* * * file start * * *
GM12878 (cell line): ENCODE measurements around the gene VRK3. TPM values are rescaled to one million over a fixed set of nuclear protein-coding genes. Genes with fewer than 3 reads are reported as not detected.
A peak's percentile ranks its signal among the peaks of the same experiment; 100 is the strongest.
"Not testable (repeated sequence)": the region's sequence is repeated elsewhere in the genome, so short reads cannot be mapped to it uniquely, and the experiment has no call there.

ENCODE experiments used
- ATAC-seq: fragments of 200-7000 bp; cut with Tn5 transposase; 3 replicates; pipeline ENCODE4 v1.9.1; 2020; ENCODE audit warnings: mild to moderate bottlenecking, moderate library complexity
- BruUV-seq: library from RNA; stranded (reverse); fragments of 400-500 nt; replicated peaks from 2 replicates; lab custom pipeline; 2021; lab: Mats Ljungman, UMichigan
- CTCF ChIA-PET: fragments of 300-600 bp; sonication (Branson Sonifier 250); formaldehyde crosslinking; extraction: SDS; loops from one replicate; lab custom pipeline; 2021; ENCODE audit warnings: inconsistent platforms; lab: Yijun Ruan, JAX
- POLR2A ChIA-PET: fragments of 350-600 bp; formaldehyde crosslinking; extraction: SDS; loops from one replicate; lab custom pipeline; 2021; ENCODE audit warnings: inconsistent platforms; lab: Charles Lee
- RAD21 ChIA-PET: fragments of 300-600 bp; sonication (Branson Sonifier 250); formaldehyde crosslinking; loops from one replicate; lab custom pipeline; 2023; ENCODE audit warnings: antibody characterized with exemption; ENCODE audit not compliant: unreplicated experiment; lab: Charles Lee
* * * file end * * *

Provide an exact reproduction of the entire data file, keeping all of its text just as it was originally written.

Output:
GM12878 (cell line): ENCODE measurements around the gene VRK3. TPM values are rescaled to one million over a fixed set of nuclear protein-coding genes. Genes with fewer than 3 reads are reported as not detected.
A peak's percentile ranks its signal among the peaks of the same experiment; 100 is the strongest.
"Not testable (repeated sequence)": the region's sequence is repeated elsewhere in the genome, so short reads cannot be mapped to it uniquely, and the experiment has no call there.

ENCODE experiments used
- ATAC-seq: fragments of 200-7000 bp; cut with Tn5 transposase; 3 replicates; pipeline ENCODE4 v1.9.1; 2020; ENCODE audit warnings: mild to moderate bottlenecking, moderate library complexity
- BruUV-seq: library from RNA; stranded (reverse); fragments of 400-500 nt; replicated peaks from 2 replicates; lab custom pipeline; 2021; lab: Mats Ljungman, UMichigan
- CTCF ChIA-PET: fragments of 300-600 bp; sonication (Branson Sonifier 250); formaldehyde crosslinking; extraction: SDS; loops from one replicate; lab custom pipeline; 2021; ENCODE audit warnings: inconsistent platforms; lab: Yijun Ruan, JAX
- POLR2A ChIA-PET: fragments of 350-600 bp; formaldehyde crosslinking; extraction: SDS; loops from one replicate; lab custom pipeline; 2021; ENCODE audit warnings: inconsistent platforms; lab: Charles Lee
- RAD21 ChIA-PET: fragments of 300-600 bp; sonication (Branson Sonifier 250); formaldehyde crosslinking; loops from one replicate; lab custom pipeline; 2023; ENCODE audit warnings: antibody characterized with exemption; ENCODE audit not compliant: unreplicated experiment; lab: Charles Lee